How to tell the kids you're separating

Facing the kids takes courage but clear, honest answers are best.
Facing the kids takes courage but clear, honest answers are best. 

Talking to children about parental separation is a sensitive topic. My best advice is to be honest and consistent. Avoiding this inevitable discussion with children can often result in false promises or the risk of instilling hope that parents will get back together. All the research suggests, children typically want their parents to reunite. This supports my own experience working with families following relationship breakdown. I recently observed an eight-year-old girl ask her father directly, “Are you moving back home with us?” Children are an inspiration in this situation. In response, her father was anything but clear, stating “That’s still being discussed between myself and mummy, but we both love you”.

Clarity is essential for children experiencing parental separation. Mixed messages will only heighten confusion, frustration and anger. In my experience, both children and parents are visibly relieved when the truth has been told, when everyone is in the picture. In many cases, anger directed at parents subsides and children begin to settle into the new arrangements with greater insight and acceptance.

Discussing parental separation is best done in the privacy of the family home. It is best done with both parents and all children present. Parents are encouraged to monitor their own emotional reactions to avoid further impact on the children. Allow them to ask questions and use simple, one-word answers where possible. If the answer to your child’s question is  no, say “No”. Don’t cast blame and avoid going into detail about the adult relationship. Focus on the impact the separation will have on the family. For example, talk through school pick-ups and drop-offs if both parents are involved or if arrangements have changed. Children are often hesitant about sleeping in unfamiliar settings for the first 3-6 months, depending on their age. In my opinion, it is best to keep the first family discussion about the separation relatively brief. Children may wish to process the information in their own space.

As the separation continues over time, children will typically test boundaries with both parents. Keeping a consistent set of rules of expectations around screen time, bed time and sibling rivalry is recommended. Family meetings are still recommended when parents are separated to highlight each child’s strengths and to focus on any particular issue. Address one issue at a time to avoid children feeling overloaded and to ensure your family meetings are positive. Give children extra one-to-one attention following parental separation and create more opportunities for physical closeness and nurturing.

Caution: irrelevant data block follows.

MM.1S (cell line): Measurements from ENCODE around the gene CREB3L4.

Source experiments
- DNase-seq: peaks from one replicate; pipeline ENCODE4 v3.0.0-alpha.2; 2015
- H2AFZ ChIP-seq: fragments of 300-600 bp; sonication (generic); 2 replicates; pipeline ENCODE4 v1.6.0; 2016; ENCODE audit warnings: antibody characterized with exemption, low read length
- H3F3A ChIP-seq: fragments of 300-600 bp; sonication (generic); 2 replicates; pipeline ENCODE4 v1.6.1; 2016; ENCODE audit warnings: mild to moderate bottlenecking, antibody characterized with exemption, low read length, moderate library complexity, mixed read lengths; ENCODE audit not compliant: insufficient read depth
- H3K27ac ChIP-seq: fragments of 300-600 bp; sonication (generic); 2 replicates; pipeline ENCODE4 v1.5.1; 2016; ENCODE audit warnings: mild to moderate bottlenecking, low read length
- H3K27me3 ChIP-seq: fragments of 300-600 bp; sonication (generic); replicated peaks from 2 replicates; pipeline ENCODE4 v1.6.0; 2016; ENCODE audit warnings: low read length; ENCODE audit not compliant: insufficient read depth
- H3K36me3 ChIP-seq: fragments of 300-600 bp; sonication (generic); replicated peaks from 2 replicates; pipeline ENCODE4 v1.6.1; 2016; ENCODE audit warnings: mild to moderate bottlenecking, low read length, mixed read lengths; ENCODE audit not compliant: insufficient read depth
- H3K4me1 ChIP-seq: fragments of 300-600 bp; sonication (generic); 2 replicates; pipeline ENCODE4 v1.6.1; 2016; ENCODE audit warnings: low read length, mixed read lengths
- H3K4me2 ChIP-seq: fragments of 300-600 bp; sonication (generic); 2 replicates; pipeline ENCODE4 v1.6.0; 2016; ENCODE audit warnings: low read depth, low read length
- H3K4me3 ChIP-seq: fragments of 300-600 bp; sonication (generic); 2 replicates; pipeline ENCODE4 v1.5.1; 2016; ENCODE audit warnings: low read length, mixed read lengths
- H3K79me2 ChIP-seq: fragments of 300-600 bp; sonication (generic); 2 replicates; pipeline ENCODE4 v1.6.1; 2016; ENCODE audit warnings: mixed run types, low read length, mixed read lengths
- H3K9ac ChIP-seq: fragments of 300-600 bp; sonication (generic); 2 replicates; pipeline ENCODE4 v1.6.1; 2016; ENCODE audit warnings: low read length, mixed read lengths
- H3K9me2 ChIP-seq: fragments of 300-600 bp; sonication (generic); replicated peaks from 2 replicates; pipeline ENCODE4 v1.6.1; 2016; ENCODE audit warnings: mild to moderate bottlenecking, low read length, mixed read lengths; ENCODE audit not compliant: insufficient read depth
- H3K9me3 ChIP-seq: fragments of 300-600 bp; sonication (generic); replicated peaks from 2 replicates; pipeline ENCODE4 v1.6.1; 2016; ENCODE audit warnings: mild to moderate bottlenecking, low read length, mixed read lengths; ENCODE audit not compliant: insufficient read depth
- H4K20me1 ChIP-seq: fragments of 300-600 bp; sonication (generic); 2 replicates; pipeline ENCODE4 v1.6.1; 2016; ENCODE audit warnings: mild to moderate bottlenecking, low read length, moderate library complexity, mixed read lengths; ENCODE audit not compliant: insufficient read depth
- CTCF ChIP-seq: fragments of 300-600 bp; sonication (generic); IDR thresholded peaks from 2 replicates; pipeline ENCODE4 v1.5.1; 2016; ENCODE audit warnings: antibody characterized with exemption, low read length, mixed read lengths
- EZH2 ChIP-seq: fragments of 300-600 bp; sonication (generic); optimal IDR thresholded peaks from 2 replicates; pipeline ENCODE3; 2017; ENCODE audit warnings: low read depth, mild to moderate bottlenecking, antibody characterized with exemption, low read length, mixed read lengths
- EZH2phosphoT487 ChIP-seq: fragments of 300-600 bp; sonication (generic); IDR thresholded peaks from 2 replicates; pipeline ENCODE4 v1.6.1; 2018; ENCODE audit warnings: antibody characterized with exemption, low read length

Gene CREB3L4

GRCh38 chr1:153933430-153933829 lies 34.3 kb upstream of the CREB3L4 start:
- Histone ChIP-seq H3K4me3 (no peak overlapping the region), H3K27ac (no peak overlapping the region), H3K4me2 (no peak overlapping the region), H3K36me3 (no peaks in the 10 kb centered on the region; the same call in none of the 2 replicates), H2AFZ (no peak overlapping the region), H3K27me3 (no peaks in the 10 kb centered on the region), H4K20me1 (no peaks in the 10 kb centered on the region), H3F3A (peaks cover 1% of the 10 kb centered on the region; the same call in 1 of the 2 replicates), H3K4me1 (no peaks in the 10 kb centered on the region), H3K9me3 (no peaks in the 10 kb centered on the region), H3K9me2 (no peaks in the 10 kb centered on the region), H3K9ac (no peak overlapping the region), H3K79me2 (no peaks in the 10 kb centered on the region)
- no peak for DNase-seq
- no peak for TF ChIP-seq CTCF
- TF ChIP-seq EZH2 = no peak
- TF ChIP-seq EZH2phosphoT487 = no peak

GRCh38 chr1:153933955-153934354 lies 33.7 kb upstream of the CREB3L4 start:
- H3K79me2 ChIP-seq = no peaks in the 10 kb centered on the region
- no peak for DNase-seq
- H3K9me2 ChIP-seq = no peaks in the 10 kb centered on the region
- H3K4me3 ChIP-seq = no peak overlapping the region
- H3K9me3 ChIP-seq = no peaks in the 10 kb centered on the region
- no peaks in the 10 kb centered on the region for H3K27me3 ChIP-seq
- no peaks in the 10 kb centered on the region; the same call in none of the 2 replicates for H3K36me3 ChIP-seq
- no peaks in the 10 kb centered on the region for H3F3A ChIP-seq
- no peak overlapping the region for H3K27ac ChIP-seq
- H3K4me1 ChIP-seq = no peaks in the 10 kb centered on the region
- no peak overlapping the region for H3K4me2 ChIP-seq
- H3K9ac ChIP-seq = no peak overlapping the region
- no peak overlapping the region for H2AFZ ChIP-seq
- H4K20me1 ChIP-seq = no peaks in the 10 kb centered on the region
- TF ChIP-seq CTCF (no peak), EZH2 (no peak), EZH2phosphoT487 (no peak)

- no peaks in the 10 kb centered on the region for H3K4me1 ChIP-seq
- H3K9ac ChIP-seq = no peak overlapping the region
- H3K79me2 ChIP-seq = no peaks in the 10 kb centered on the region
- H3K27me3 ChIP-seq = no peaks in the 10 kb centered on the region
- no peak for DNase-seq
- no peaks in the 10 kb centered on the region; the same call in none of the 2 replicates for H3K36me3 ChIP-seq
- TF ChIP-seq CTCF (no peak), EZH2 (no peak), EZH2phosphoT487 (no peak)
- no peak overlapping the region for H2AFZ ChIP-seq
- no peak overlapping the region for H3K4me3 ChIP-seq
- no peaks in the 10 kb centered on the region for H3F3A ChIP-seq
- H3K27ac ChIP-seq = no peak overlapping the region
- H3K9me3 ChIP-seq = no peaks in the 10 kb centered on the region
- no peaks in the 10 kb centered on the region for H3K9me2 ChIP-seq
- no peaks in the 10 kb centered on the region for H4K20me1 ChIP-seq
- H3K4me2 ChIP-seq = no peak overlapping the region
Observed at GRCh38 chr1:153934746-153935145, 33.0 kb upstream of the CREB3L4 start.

Newly-separated couples are typically very sensitive to the needs of their children. In contrast, parents in the latter stages of divorce have been known to barge into their children’s sessions unannounced or cancel all appointments made by their partner on behalf of their children. As a result, the support networks for the children are eroded and psychological damage ensues. Regretfully, our service does not engage families when there is ongoing conflict. We prefer to work with both parents, in separate sessions if necessary, with a common goal of supporting the children.

How can parents help children adjust following separation?

According to the research, the four (4) best methods are:

1.   Low inter-parental conflict (Kelly & Emery, 2003)

2.  Effective conflict resolution (Shifflett-Simpson & Cummings, 1996)

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3.  Quality parent-child relationships (Davies & Cummings, 1994)

4.  Good communication and cooperation (Hetherington & Stanley-Hagan, 1999).

My top recommend resources and support include:

  • Doing the Splits’ workshop: Making sense of parental separation. Our workshop is a non-threatening to navigate separation and divorce with kids.


Kimberley O'Brien is one of Australia's most trusted and recognized Child Psychologists with a knack for solving issues from the child's perspective. She is currently Principal Psychologist at the Quirky Kid Clinic in NSW.

 

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